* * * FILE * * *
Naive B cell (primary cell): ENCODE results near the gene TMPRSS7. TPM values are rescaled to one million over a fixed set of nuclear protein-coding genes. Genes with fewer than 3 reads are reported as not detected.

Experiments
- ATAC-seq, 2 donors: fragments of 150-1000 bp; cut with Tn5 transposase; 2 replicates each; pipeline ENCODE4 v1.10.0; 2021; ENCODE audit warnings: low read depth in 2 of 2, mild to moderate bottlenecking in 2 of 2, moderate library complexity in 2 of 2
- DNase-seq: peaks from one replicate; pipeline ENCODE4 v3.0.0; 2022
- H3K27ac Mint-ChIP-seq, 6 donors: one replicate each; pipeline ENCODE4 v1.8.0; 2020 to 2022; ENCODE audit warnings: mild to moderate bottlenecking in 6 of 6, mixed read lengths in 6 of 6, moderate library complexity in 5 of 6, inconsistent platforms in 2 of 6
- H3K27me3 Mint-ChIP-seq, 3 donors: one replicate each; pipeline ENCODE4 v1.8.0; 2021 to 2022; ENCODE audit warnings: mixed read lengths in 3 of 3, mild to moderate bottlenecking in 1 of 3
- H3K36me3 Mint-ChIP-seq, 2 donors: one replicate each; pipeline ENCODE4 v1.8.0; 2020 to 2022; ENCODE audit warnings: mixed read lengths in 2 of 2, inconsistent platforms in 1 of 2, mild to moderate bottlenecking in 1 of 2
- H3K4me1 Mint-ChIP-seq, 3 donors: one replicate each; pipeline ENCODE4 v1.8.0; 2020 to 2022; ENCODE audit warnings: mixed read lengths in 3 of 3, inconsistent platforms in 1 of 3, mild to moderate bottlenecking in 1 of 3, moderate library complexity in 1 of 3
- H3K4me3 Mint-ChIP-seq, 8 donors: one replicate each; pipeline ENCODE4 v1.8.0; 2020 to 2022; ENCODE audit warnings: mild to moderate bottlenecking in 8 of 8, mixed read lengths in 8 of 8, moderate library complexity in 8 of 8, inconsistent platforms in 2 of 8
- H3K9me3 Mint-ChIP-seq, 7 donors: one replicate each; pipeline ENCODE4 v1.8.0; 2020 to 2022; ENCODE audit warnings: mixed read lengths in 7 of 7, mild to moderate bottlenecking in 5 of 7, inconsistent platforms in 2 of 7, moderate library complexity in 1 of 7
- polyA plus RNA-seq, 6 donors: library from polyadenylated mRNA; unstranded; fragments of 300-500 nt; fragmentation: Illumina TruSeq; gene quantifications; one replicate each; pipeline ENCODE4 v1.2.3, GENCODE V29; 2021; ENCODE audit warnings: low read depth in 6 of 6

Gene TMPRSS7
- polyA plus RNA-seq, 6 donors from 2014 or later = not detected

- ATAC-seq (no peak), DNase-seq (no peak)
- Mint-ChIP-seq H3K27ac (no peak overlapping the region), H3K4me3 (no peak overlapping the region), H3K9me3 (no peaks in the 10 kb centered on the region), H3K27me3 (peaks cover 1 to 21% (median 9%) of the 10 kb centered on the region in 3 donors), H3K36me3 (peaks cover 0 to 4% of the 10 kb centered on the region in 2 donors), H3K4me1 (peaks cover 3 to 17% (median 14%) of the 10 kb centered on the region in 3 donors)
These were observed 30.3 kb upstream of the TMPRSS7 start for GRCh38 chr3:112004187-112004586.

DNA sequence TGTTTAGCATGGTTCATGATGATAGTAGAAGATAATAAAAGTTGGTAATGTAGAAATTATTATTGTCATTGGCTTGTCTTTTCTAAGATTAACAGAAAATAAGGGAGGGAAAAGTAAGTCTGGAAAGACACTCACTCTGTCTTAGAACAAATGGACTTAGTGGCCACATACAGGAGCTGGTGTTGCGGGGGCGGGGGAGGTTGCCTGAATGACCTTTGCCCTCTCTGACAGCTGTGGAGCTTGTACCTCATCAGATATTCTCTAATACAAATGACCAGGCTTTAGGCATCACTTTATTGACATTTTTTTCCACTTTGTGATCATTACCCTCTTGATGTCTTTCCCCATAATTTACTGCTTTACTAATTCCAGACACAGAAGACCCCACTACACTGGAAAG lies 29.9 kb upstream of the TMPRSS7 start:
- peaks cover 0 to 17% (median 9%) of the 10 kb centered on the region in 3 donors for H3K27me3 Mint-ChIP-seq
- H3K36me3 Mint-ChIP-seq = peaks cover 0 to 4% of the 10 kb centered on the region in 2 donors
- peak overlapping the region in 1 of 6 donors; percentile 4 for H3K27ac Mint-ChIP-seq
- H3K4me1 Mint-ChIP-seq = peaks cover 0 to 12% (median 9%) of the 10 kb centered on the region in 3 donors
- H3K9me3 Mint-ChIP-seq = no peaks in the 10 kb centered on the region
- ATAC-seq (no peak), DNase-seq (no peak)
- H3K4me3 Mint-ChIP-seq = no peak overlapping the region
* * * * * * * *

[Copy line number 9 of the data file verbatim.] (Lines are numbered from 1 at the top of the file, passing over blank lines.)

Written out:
- H3K4me3 Mint-ChIP-seq, 8 donors: one replicate each; pipeline ENCODE4 v1.8.0; 2020 to 2022; ENCODE audit warnings: mild to moderate bottlenecking in 8 of 8, mixed read lengths in 8 of 8, moderate library complexity in 8 of 8, inconsistent platforms in 2 of 8